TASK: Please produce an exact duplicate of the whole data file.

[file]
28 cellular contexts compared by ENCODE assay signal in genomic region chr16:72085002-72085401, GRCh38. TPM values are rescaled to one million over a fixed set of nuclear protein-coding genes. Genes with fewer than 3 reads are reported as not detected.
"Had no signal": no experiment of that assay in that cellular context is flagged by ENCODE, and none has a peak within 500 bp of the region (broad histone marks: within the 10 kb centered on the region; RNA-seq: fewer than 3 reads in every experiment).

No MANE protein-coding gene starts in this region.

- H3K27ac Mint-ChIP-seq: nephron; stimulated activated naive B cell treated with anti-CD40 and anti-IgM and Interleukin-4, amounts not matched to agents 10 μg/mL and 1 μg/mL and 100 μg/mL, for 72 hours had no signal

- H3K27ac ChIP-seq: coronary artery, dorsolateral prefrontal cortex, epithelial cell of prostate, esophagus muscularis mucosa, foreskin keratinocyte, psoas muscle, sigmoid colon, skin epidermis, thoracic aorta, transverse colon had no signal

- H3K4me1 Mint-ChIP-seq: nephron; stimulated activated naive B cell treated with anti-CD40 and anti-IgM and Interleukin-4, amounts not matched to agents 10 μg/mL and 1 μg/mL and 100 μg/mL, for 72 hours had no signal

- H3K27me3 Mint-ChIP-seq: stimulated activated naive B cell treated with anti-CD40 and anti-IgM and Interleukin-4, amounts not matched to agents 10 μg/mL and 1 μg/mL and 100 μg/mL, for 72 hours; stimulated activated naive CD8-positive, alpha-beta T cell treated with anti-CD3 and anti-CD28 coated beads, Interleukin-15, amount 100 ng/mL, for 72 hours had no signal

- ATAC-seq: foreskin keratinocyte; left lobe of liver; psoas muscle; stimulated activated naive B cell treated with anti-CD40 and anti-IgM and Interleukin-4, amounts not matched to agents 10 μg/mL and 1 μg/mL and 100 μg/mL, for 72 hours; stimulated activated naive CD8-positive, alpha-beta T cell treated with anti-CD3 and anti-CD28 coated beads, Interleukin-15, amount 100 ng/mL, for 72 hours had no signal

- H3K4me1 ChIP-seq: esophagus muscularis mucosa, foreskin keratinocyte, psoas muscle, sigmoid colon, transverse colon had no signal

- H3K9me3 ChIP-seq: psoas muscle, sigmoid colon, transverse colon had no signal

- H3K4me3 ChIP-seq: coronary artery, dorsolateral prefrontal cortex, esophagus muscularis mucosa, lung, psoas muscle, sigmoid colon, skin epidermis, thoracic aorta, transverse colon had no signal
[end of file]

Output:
28 cellular contexts compared by ENCODE assay signal in genomic region chr16:72085002-72085401, GRCh38. TPM values are rescaled to one million over a fixed set of nuclear protein-coding genes. Genes with fewer than 3 reads are reported as not detected.
"Had no signal": no experiment of that assay in that cellular context is flagged by ENCODE, and none has a peak within 500 bp of the region (broad histone marks: within the 10 kb centered on the region; RNA-seq: fewer than 3 reads in every experiment).

No MANE protein-coding gene starts in this region.

- H3K27ac Mint-ChIP-seq: nephron; stimulated activated naive B cell treated with anti-CD40 and anti-IgM and Interleukin-4, amounts not matched to agents 10 μg/mL and 1 μg/mL and 100 μg/mL, for 72 hours had no signal

- H3K27ac ChIP-seq: coronary artery, dorsolateral prefrontal cortex, epithelial cell of prostate, esophagus muscularis mucosa, foreskin keratinocyte, psoas muscle, sigmoid colon, skin epidermis, thoracic aorta, transverse colon had no signal

- H3K4me1 Mint-ChIP-seq: nephron; stimulated activated naive B cell treated with anti-CD40 and anti-IgM and Interleukin-4, amounts not matched to agents 10 μg/mL and 1 μg/mL and 100 μg/mL, for 72 hours had no signal

- H3K27me3 Mint-ChIP-seq: stimulated activated naive B cell treated with anti-CD40 and anti-IgM and Interleukin-4, amounts not matched to agents 10 μg/mL and 1 μg/mL and 100 μg/mL, for 72 hours; stimulated activated naive CD8-positive, alpha-beta T cell treated with anti-CD3 and anti-CD28 coated beads, Interleukin-15, amount 100 ng/mL, for 72 hours had no signal

- ATAC-seq: foreskin keratinocyte; left lobe of liver; psoas muscle; stimulated activated naive B cell treated with anti-CD40 and anti-IgM and Interleukin-4, amounts not matched to agents 10 μg/mL and 1 μg/mL and 100 μg/mL, for 72 hours; stimulated activated naive CD8-positive, alpha-beta T cell treated with anti-CD3 and anti-CD28 coated beads, Interleukin-15, amount 100 ng/mL, for 72 hours had no signal

- H3K4me1 ChIP-seq: esophagus muscularis mucosa, foreskin keratinocyte, psoas muscle, sigmoid colon, transverse colon had no signal

- H3K9me3 ChIP-seq: psoas muscle, sigmoid colon, transverse colon had no signal

- H3K4me3 ChIP-seq: coronary artery, dorsolateral prefrontal cortex, esophagus muscularis mucosa, lung, psoas muscle, sigmoid colon, skin epidermis, thoracic aorta, transverse colon had no signal